2. s bashakis

    Steve Johnson has become the Kim Jong Un of cycling. But cyclists are not going to be his unarmed conscripts in this battle. Sanctioned races have screened for nothing this past decade. Long live unsanctioned participation driven events.

     
  3. Jeff

    Sure reminds me of the fight between Steve Prefontaine and the AAU. AAU got too arrogant and made decisions not in atheletes best interest and Steve took them on.

     
  4. channel_zero

    My view of what the organization, which is called USAC, is supposed to do is to promote and encourage the sport of cycling in the United States.

    You can’t even be bothered to read their mission statement? http://www.usacycling.org/usa-cyclings-vision-mission-statement.htm

    Wiesel’s vision is to spawn more Lance Armstrong’s. One man-crush is good, 4 is better.

    Wiesel’s mission is to grow cycling. “grow cycling” means monetize it at the elite level. Other than a source of money, you are meaningless to USA Cycling.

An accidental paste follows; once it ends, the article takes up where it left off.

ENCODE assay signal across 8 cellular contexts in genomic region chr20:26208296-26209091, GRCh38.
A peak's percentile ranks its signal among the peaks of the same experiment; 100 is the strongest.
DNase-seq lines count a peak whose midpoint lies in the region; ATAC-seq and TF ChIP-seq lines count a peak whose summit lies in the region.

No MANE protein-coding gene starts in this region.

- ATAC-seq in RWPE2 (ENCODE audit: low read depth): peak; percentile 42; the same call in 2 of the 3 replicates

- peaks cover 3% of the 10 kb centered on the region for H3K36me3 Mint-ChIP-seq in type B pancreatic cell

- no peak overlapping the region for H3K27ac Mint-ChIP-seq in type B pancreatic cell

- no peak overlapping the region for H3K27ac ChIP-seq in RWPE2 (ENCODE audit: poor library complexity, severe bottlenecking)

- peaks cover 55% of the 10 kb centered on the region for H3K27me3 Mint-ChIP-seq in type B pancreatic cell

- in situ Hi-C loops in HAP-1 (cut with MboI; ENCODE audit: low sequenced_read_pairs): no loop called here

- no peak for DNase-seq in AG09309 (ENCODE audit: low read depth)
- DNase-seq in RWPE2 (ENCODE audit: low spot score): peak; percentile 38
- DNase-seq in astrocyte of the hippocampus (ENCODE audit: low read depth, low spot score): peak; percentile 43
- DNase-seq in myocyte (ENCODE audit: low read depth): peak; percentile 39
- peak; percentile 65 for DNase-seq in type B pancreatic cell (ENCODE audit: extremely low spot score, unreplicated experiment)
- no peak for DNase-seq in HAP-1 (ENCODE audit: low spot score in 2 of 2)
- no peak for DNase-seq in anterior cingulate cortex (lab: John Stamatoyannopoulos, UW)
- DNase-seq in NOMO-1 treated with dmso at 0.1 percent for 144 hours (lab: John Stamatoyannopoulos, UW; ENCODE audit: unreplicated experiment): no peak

5. Bill

    Major pro sports don’t allow their professional athletes to play that sport outside of the league, am I right? For example, you wouldn’t see an active NFL player moonlighting as an XFL player or something like that…

    Professional cyclists are just that, and they make their careers in events sanctioned by USAC. This sport is a business and what counts to USAC is their bottom line.

    On the other hand, revenue from professional cycling is hardly a blip when compared to MLB and so on so perhaps until it is even somewhat close, maybe USAC should focus on getting people out on their bikes and increasing awareness and participation rather than discouraging it.

     
  6. Jim